No matter the type of chairs – antique, contemporary, classic or modern, they will all have a skeleton frame of timber or metal and some form of shape or body usually created by the tautness of upholstery springs and webbing. These springs give furniture its memory and underlying shape; if they aren’t correct to begin with, anything upholstered or created on top of them won’t be either. As upholstery springs suppliers, we know a thing or two about furniture upholstery so here is some useful information.
Arranging springs and webbing is an art
If you are rebuilding furniture to re-create the way it was previously, especially in the case of antique furniture, the way you arrange the springs and webbing is more of an art than a science. Upholstering is also partly dependent on the finances and desires of your customer, as well as your own personal preferences.
Initially, around the 1800s, high end furniture was constructed by using a frame with webbing stretched tightly over it, then building a layer of coil or cone type springs across the top of the webbing. This procedure is still the industry gold standard today with some manufacturers even using zig zag or serpentine springs.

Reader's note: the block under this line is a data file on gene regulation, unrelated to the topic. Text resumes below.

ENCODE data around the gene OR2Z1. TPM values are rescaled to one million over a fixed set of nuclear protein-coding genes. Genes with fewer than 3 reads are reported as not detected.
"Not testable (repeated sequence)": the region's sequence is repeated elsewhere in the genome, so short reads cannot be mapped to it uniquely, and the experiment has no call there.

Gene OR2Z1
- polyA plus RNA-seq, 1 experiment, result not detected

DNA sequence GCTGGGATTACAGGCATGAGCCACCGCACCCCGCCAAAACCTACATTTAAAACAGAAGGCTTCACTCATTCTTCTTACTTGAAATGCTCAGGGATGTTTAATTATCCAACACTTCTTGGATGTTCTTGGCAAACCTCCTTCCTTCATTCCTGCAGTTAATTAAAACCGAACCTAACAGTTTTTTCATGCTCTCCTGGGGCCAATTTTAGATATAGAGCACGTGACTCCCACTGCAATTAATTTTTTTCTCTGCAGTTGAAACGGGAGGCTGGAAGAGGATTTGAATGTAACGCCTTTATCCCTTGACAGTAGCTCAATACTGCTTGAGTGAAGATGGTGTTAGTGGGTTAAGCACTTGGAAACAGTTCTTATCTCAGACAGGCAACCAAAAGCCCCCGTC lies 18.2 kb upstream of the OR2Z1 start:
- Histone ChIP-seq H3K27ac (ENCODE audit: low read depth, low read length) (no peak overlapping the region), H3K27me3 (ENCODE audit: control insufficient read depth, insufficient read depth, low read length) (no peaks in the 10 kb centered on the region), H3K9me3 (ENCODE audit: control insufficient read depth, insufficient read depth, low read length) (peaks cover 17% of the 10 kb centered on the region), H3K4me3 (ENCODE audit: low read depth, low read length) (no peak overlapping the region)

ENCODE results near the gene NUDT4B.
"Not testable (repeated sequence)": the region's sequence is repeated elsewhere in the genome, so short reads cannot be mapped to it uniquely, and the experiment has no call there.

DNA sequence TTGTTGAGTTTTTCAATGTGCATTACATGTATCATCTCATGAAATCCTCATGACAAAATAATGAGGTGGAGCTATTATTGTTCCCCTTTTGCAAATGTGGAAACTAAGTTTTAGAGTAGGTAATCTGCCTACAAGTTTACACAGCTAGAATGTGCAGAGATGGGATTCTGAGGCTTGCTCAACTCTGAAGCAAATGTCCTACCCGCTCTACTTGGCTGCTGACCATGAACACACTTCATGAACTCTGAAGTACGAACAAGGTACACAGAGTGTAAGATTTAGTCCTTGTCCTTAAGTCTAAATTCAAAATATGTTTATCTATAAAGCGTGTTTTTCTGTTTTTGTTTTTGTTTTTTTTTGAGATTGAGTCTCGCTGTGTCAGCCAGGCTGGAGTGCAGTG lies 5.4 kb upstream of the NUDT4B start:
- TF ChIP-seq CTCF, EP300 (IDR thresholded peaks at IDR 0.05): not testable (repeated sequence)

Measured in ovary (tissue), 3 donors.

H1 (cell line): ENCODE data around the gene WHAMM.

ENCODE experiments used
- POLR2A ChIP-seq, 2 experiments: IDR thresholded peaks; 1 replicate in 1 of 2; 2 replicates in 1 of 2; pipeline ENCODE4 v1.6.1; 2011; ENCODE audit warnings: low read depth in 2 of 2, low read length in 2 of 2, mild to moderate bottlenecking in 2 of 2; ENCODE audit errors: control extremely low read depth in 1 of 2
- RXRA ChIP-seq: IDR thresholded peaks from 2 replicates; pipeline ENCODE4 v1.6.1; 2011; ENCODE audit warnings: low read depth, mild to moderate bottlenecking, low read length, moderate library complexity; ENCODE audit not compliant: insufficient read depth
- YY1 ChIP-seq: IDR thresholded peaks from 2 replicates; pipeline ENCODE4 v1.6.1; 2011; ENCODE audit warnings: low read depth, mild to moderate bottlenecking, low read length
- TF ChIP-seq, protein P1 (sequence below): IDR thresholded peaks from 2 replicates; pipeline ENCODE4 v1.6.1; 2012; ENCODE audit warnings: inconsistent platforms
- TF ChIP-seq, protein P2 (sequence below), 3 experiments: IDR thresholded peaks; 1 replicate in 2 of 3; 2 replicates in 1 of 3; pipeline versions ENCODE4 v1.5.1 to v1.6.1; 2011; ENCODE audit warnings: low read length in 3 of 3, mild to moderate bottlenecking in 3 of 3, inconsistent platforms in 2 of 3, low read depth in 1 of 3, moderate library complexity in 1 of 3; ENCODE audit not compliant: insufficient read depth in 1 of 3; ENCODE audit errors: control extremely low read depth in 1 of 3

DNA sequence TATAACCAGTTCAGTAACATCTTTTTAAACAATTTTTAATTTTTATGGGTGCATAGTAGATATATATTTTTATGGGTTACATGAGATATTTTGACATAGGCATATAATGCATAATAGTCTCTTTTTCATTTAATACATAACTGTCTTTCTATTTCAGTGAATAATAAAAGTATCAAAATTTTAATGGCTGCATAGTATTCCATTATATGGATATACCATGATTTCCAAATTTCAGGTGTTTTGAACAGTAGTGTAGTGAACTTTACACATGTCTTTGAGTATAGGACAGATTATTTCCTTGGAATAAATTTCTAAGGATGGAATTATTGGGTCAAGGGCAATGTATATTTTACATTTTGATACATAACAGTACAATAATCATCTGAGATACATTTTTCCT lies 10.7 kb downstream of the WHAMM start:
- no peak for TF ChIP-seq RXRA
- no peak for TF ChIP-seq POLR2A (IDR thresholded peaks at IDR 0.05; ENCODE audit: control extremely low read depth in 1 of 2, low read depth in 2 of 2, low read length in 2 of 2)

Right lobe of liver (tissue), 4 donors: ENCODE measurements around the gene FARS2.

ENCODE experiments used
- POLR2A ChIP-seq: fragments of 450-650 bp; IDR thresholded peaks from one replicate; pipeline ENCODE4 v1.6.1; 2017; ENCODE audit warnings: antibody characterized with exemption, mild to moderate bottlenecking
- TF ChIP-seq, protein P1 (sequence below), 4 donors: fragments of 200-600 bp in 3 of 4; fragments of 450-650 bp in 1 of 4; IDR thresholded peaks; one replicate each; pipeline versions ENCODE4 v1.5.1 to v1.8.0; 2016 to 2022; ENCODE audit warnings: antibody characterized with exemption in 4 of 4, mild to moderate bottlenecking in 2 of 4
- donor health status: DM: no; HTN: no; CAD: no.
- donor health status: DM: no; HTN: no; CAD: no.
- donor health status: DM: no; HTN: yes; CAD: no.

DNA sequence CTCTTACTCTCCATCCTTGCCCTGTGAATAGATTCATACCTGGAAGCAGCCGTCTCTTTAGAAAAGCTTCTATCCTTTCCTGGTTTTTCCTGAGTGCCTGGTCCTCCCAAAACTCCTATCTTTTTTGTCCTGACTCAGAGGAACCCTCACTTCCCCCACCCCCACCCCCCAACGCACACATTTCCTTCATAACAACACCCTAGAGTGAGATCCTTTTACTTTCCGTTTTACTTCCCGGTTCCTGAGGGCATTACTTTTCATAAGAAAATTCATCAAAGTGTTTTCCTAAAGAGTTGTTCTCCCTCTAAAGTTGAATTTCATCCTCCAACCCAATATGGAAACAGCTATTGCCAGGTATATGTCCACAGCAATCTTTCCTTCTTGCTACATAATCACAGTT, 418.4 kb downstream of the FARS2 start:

Materials used to repair and renovate antique chairs
Common types of webbing
The ideal is normally to keep the chair renovation as near to the original design and fabric as possible. Traditional jute webbing adheres to this rule of originality, but when renovating more modern furniture, some upholsterers will choose man-made webbing.
There are two types of webbing that may be used to support coil springs, nylon and jute. Consideration should be given when using jute as to the final environment of the piece of furniture. This is because jute will not withstand outside weather conditions, where it may quickly deteriorate. Nylon is normally thinner than jute and when first introduced to the upholstery market was cheaper, but these days this is not always the case.
The webbing would normally be attached to the end of the wooden frame using tacks or staples. However, with some of the more modern type, lower priced chairs and sofas with flimsier frames made from plywood, this method is more difficult to achieve as the plies of wood may split. In these cases, the webbing is brought around and stapled to the side rather than to the end of the plywood.
Common types of upholstery springs
Coil, or double cone springs (Bonnell type springs) are hour glass, cylindrical shaped, metal springs which may be clipped to, or sewn onto a webbing base. The process of tying the springs to each other in 8 different directions (an 8-way hand tie) gives them neatness, order and tension to create a stable, hard wearing seat able to spread a person’s weight evenly.